CHICAGO (Reuters) - Most Americans maintain a favorable view of the National Rifle Association despite criticism and a presidential rebuke of the gun lobby after a massacre in Oregon this month, Gallup said on Thursday.
The NRA is viewed favorably by 58 percent of Americans, Gallup said. That compares with 54 percent after the December 2012 shooting at Sandy Hook Elementary School in Newtown, Connecticut, and is just 2 points below its highest showing in Gallup polls since 1989.
Another poll by Gallup, released earlier this week, showed 55 percent of Americans prefer tighter regulations on gun sales, something the NRA generally opposes. Pro-gun groups say increased background checks for gun buyers could infringe on Second Amendment rights to keep and bear arms.
After a gunman shot dead nine people at Umpqua Community College in Roseburg, Oregon, and was himself killed by police on Oct. 1, President Barack Obama angrily said the country had made a "political choice" to allow mass shootings and condemned the NRA for blocking reform of U.S. gun laws.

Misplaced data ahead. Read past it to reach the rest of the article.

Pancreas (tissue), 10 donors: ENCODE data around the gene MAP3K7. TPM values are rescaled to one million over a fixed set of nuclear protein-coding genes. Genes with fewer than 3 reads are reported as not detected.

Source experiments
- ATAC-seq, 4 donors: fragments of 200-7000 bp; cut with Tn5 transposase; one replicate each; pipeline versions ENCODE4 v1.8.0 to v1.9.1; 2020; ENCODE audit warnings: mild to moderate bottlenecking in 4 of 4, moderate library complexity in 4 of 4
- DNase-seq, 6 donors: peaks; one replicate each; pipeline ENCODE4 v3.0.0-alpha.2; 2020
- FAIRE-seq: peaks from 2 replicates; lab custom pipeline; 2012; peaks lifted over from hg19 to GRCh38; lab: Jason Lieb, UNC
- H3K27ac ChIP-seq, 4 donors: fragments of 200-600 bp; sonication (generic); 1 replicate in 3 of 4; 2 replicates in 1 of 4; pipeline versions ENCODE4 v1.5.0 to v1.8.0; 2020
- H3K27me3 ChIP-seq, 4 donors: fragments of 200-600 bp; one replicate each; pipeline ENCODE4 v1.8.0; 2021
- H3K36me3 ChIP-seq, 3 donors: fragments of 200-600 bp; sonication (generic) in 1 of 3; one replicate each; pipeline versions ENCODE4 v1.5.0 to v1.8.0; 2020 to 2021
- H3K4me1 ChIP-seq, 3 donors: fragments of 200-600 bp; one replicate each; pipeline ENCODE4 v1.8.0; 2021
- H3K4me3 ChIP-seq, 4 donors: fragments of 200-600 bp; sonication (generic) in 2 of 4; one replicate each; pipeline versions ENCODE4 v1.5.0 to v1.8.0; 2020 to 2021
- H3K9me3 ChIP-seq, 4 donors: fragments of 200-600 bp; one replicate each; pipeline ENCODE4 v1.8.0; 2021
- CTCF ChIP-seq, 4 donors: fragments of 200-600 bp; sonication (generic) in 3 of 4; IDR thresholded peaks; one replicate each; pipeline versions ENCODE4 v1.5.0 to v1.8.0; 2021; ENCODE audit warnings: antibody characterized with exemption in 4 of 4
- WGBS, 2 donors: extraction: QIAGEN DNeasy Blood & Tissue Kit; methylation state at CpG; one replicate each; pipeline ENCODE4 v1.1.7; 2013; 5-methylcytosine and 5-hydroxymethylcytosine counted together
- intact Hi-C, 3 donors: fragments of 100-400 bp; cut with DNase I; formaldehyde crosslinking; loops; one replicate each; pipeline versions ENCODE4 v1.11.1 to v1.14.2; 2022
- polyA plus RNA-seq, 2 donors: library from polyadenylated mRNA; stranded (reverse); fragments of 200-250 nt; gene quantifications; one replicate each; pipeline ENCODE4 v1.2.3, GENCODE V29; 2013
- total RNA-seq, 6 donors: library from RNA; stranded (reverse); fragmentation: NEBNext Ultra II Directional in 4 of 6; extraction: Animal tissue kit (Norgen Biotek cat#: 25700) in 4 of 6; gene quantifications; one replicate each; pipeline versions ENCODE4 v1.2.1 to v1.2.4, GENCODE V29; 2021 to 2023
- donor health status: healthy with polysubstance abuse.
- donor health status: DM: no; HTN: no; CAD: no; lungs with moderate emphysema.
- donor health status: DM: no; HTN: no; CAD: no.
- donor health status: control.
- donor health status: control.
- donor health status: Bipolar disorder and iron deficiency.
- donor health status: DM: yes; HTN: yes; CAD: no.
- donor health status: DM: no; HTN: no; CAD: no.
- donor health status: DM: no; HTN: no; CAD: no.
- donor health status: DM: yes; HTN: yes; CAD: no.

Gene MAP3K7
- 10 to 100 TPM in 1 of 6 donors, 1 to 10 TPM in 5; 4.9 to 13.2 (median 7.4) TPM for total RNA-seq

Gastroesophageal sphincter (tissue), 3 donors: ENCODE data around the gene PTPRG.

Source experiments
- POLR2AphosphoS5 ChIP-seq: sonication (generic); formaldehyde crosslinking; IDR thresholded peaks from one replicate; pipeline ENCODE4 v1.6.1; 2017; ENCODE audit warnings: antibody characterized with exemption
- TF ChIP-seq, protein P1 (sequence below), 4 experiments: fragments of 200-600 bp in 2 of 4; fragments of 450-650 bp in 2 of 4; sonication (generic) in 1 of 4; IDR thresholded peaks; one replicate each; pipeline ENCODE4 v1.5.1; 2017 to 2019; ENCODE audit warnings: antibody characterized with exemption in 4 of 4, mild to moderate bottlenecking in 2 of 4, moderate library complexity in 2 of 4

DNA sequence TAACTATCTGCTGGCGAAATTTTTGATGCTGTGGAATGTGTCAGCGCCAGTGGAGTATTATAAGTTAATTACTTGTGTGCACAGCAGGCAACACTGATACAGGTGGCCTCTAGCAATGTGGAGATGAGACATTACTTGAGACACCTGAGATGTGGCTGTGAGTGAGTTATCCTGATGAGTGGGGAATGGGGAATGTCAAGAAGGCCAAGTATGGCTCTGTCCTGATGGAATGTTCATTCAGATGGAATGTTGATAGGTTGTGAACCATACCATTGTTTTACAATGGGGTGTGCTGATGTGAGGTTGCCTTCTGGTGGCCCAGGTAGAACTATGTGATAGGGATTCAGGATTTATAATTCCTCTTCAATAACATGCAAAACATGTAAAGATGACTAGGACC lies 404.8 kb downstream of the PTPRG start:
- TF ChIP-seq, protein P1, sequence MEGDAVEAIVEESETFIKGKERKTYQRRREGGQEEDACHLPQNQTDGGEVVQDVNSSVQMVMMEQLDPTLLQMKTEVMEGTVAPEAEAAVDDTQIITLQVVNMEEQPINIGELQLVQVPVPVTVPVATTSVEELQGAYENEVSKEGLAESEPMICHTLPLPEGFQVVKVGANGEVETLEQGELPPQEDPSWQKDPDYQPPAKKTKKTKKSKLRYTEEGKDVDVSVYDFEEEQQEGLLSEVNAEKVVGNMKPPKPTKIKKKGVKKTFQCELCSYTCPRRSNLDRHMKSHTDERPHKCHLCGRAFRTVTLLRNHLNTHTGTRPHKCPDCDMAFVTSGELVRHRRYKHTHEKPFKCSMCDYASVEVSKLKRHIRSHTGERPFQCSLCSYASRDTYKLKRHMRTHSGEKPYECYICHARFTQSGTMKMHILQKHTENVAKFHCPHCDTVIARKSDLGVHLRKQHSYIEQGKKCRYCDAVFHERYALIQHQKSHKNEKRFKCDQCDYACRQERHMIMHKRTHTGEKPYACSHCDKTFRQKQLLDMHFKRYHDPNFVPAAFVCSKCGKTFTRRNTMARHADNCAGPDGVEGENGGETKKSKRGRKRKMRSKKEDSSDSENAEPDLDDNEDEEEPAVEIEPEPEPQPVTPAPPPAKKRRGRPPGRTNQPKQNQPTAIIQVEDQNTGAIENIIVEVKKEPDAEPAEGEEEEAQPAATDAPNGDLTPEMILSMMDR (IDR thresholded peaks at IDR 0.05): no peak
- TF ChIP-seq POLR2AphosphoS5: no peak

"Somehow this has become routine," Obama said. "We've become numb to this."
Democratic presidential candidate Hillary Clinton has said she wants to build a "national movement" to counter the influence of the NRA. Clinton said she would pursue expanded background checks and take steps to hold manufacturers accountable for crimes committed with their weapons.
The NRA, the top U.S. gun-rights advocacy group, spent $28 million during the 2014 election cycle to pay for communications promoting the right to bear arms and the candidates who support it and against candidate who favor restrictions, according to OpenSecrets.org.
Conservatives and gun owners lead in backing the NRA, according to the nationwide Gallup poll of 1,015 adults, conducted by telephone from Oct. 7 to 11. The margin of error was plus or minus 4 percentage points.
The highest percentage of support for NRA was in 2005, when 60 percent viewed the organization favorably, and the lowest was 42 percent in June 1995, Gallup said. At that time, Gallup said, the NRA sent a letter to possible donors calling federal law enforcement agents "jack-booted government thugs" after the deadly confrontation with the "Branch Davidians" sect in Waco, Texas, in 1993.
(Reporting by Suzannah Gonzales; Editing by Fiona Ortiz and Mohammad Zargham)